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Asset-Backed Securities

Last Updated 12/26/18

Issue: Asset-backed securities (ABS) are bonds backed by various types of financial assets. Typically these assets consist of receivables other than mortgage loans, such as credit card receivables, auto loans, and student loans.

Overview: Asset-backed securities evolved out of the mortgage-backed securities (MBS) market. Compared with MBS, asset-backed issues have been relatively unaffected by swings in interest rates. The reason is that the car loans and other loans backing ABS have shorter maturities than mortgages, and therefore people are less likely to refinance when interest rates fall.

Unlike conventional corporate bonds, which are usually unsecured, ABS benefit from credit enhancement. Credit enhancement takes place when a security's credit quality is raised above that of the sponsor's unsecured debt or that of the underlying asset pool. A variety of internal and/or external credit supports are employed to increase the likelihood that ABS investors will receive the cash flows to which they are entitled.

Key to the health of the overall ABS market is the performance of the consumer sector. The three largest consumer ABS asset classes - auto loans, credit card receivables, and student loans - define, to a large degree, the tone and direction of the non-mortgage ABS market.

ABS issuance, as of December 20, 2018 was about $399 billion, up from $360 billion in 2017 and $244 billion in 2016, according to Asset Securitization Report. Issuance volumes for traditional asset classes such as autos and credit cards will likely be unchanged in 2019 to slightly higher than 2018 levels, according to Moody's.

Asset-backed securities have proven over the years to be stable investments attracting many investors, among them insurance companies. Insurers have always been major ABS investors with a total industry exposure of about $290 billion as of year-end 2017 (excluding Commercial Mortgage-Backed Securities [CMBS] and Residential Mortgage-Backed Securities [RMBS]).

U.S. consumer ABS credit quality will be stable in 2019 with expected low unemployment supporting performance, according to Moody's. Given that the majority of ABS assets are fixed-rate, the direct effect of higher rates through a higher debt service will be limited. However, increasing rates may indirectly affect ABS asset performance by making new credit and refinance options more costly for consumers. A surge in interest rates may weigh heavily on borrowers' debt service capacity and consumer asset performance.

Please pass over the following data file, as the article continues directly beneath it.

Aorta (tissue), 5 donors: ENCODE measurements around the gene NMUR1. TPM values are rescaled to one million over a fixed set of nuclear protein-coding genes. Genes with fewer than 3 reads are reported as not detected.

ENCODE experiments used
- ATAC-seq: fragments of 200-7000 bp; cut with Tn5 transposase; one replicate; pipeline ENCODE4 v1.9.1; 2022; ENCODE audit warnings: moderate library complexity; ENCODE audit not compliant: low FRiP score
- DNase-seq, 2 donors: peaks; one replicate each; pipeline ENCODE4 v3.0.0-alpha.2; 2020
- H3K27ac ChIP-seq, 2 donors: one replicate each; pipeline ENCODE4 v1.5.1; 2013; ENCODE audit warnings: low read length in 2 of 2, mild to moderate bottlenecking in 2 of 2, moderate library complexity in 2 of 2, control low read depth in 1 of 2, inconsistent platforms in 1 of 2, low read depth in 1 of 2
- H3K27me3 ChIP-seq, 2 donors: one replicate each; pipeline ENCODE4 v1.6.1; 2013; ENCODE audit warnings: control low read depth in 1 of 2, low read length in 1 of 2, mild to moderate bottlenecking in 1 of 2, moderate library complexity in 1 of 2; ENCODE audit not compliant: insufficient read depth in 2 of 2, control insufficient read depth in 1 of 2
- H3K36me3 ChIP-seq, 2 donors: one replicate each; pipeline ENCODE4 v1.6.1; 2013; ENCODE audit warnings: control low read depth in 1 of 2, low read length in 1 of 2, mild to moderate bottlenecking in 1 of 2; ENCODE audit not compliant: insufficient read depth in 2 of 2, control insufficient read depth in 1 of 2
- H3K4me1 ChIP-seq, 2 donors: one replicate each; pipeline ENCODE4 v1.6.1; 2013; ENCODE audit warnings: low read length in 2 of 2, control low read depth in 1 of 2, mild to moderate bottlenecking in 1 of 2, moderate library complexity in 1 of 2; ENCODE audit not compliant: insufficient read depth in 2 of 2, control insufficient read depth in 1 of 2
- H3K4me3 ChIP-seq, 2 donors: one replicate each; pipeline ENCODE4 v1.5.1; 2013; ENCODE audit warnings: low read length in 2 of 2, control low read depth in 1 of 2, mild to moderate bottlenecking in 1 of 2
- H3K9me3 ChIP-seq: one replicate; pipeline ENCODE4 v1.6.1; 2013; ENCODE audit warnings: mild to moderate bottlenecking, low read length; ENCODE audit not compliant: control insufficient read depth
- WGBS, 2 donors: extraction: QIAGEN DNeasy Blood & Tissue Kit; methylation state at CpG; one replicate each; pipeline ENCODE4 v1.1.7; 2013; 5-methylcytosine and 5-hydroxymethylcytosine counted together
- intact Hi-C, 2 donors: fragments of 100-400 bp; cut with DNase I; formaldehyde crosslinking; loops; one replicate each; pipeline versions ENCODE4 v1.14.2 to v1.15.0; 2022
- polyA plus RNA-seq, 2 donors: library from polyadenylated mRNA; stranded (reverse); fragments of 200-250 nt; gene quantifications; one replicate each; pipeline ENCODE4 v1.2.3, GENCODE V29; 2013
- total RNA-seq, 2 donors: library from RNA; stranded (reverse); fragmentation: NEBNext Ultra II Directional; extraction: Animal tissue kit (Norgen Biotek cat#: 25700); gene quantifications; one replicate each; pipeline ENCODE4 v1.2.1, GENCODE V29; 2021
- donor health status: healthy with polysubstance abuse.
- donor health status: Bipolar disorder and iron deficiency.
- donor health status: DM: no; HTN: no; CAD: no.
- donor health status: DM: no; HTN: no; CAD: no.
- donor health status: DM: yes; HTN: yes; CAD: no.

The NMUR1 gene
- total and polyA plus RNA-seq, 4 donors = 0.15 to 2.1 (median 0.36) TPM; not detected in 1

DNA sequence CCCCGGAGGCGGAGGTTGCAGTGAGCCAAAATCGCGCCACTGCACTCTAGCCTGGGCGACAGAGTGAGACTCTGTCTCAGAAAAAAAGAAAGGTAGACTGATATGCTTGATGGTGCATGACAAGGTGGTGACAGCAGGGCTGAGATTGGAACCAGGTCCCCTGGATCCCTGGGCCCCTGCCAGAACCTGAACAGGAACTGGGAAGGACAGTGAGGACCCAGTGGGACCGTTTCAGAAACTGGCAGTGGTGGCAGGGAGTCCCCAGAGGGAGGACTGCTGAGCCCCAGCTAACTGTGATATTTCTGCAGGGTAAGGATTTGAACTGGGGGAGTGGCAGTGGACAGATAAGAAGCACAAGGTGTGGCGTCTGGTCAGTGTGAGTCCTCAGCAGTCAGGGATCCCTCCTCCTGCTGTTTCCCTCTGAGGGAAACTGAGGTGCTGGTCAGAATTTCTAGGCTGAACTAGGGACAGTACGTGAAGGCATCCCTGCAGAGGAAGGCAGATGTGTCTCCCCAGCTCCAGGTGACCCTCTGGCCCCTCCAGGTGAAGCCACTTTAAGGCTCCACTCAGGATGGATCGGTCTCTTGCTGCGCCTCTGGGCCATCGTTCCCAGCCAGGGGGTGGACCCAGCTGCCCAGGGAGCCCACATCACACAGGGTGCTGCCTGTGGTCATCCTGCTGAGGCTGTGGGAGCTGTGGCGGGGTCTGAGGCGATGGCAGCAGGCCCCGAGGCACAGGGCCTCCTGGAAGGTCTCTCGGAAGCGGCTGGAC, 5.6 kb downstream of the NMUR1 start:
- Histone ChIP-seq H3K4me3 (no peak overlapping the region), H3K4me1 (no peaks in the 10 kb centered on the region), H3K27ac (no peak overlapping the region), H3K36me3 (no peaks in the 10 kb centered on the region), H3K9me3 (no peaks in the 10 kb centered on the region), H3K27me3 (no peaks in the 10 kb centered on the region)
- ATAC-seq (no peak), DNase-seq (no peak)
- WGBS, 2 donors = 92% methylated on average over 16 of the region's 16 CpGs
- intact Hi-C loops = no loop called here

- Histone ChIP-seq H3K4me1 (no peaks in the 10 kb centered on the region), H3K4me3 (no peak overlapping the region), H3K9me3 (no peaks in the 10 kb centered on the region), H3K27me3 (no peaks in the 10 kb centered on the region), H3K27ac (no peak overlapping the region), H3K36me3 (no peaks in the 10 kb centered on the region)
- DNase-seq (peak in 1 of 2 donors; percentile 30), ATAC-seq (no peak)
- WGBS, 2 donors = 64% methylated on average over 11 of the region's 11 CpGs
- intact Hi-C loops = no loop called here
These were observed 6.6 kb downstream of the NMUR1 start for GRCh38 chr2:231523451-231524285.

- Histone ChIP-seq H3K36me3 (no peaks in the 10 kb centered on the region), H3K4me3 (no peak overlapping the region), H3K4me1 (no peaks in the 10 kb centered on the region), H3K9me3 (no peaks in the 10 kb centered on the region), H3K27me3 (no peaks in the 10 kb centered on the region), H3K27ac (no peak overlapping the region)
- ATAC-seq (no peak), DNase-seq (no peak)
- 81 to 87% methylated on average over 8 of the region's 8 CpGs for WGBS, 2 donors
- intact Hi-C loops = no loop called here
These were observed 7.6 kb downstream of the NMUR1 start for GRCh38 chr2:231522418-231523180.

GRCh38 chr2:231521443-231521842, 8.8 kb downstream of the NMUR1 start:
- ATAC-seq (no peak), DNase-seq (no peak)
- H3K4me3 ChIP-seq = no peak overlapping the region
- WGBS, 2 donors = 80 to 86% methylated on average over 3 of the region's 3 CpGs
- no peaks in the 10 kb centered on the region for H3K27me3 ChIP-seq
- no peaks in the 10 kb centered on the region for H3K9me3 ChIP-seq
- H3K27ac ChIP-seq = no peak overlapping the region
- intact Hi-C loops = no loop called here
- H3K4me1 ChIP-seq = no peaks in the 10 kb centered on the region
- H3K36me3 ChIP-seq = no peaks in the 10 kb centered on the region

Status: All ABS rated by an NAIC credit rating provider (CRP) are exempt from filing with the Securities Valuation Office (SVO) of the NAIC. An NAIC CRP is a nationally recognized statistical rating organization (NRSRO) that has applied to sell credit ratings to the NAIC and been approved by the Valuation of Securities Task Force to do so. Filing exemption means insurance companies can purchase ABC securities on the basis of their credit rating because they understand the corresponding NAIC Designation that would apply to the security. Any ABS benefiting from a guarantee issued by a CRP-rated entity and is not rated by an NAIC CRP needs to be filed with the SVO for an NAIC Designation. The SVO may assign an NAIC Designation relying on the NAIC CRP rating assigned to the guarantor per the information requirements and the analytical procedure described in the Purposes and Procedures of the NAIC Investment Analysis Office.

Effective January, 1, 2018, the SVO will take over administration of the FE process and therefore the SVO will assign all NAIC Designations to securities rated by NRSROs.

Committees Active on This Topic

Additional Resources

Analysis of Securitized Asset Liquidity
Financial Industry Regulatory Authority (FINRA) Office of the Chief Economist

Research Quarterly, Third Quarter 2017
Securities Industry and Financial Markets Association (SIFMA)

NAIC Capital Markets Special Report: U.S. Insurance Industry Cash and Invested Assets at Year-End 2016
August 24, 2017


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